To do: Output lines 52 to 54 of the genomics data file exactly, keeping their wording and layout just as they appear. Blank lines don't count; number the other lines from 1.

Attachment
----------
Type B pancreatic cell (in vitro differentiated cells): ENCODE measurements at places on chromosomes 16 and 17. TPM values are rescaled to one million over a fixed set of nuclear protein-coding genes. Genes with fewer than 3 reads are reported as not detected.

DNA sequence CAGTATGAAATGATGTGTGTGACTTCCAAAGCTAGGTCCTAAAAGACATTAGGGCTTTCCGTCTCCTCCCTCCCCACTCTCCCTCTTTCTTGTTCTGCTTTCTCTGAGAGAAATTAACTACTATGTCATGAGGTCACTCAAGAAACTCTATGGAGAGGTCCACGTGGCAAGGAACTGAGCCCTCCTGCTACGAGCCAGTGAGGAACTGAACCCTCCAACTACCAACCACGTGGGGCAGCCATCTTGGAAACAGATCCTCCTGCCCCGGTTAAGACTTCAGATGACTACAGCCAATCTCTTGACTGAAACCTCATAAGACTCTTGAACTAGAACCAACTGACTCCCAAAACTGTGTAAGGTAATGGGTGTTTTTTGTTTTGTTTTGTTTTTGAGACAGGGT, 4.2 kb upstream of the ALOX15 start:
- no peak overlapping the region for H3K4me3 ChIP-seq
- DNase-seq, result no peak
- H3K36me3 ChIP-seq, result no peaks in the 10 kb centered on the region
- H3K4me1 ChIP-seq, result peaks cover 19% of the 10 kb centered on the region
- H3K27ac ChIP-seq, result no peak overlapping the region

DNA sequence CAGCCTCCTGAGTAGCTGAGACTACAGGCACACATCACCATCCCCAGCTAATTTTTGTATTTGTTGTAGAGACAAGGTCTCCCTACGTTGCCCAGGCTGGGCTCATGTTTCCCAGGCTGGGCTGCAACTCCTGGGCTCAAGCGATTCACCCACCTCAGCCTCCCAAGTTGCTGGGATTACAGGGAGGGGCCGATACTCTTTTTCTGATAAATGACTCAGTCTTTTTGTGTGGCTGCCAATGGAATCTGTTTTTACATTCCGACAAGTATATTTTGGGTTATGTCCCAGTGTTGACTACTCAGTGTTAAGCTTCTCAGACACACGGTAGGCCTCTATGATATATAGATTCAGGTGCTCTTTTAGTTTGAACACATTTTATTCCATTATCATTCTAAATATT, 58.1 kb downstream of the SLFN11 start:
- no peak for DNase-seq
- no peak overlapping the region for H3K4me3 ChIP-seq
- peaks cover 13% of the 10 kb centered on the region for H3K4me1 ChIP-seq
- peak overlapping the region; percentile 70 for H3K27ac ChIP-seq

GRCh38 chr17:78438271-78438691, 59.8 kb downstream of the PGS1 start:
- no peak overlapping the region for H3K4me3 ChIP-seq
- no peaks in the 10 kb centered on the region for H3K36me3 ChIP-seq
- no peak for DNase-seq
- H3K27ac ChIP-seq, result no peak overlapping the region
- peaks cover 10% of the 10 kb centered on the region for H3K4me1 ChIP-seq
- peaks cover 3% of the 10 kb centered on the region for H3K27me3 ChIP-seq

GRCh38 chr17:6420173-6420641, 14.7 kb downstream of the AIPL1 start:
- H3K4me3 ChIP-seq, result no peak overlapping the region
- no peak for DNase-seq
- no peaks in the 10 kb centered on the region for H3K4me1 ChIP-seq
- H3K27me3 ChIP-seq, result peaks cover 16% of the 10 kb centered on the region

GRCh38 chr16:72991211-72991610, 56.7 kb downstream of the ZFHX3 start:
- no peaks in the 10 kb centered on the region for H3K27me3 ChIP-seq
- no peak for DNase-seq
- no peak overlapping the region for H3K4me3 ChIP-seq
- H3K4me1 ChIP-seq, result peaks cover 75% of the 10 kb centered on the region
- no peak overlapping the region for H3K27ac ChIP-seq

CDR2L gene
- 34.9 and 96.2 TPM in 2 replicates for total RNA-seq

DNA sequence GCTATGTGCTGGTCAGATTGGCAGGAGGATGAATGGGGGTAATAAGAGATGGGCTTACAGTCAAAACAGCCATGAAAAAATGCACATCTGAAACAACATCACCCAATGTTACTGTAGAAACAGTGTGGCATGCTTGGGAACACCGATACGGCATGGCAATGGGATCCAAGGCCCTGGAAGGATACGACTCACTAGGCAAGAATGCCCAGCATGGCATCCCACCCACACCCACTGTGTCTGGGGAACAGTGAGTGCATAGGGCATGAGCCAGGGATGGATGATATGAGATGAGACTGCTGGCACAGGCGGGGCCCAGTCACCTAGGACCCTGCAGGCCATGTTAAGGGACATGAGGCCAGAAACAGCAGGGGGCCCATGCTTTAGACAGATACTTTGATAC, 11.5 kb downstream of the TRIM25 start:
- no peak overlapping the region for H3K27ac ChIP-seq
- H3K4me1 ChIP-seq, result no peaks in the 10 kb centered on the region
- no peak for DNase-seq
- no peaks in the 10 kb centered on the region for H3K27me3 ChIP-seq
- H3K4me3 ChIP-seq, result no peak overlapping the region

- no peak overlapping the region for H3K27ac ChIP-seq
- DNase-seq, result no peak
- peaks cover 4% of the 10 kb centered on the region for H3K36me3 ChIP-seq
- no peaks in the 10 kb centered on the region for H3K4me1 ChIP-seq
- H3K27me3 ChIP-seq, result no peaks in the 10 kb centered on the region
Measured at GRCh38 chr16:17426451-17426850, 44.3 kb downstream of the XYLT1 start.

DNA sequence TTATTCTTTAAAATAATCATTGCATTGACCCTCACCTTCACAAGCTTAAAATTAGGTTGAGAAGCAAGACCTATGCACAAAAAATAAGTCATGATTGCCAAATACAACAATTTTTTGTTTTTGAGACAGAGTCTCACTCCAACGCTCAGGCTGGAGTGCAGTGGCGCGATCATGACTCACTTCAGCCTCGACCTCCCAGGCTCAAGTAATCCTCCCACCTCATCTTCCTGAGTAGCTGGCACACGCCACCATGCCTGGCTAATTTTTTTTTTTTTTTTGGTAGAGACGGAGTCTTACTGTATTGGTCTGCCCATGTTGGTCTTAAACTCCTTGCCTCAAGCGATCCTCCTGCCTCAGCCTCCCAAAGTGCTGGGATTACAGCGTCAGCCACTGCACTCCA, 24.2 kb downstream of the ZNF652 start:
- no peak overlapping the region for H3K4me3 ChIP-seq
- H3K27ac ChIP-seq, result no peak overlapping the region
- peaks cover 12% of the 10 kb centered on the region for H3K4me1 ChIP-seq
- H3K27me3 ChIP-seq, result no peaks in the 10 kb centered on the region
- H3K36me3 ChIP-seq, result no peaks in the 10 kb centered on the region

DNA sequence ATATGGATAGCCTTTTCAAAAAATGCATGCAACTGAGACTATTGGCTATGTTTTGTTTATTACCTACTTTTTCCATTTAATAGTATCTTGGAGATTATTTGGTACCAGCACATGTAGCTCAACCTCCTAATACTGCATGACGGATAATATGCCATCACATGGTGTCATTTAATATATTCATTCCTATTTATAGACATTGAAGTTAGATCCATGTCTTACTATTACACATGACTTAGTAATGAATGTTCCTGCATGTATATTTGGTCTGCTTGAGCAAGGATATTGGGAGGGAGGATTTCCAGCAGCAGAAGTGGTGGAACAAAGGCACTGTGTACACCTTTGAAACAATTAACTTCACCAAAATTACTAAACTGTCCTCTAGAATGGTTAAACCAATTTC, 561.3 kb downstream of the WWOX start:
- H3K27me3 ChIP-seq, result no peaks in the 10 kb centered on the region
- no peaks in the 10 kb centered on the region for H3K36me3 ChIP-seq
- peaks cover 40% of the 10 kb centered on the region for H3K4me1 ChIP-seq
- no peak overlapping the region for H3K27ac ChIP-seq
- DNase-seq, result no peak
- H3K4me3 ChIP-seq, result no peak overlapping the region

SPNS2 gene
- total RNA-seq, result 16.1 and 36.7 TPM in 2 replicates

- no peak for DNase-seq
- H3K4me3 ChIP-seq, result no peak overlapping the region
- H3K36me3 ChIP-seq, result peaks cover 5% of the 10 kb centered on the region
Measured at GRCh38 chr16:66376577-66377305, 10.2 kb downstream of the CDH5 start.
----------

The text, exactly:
- H3K27me3 ChIP-seq, result no peaks in the 10 kb centered on the region
- no peaks in the 10 kb centered on the region for H3K36me3 ChIP-seq
- peaks cover 40% of the 10 kb centered on the region for H3K4me1 ChIP-seq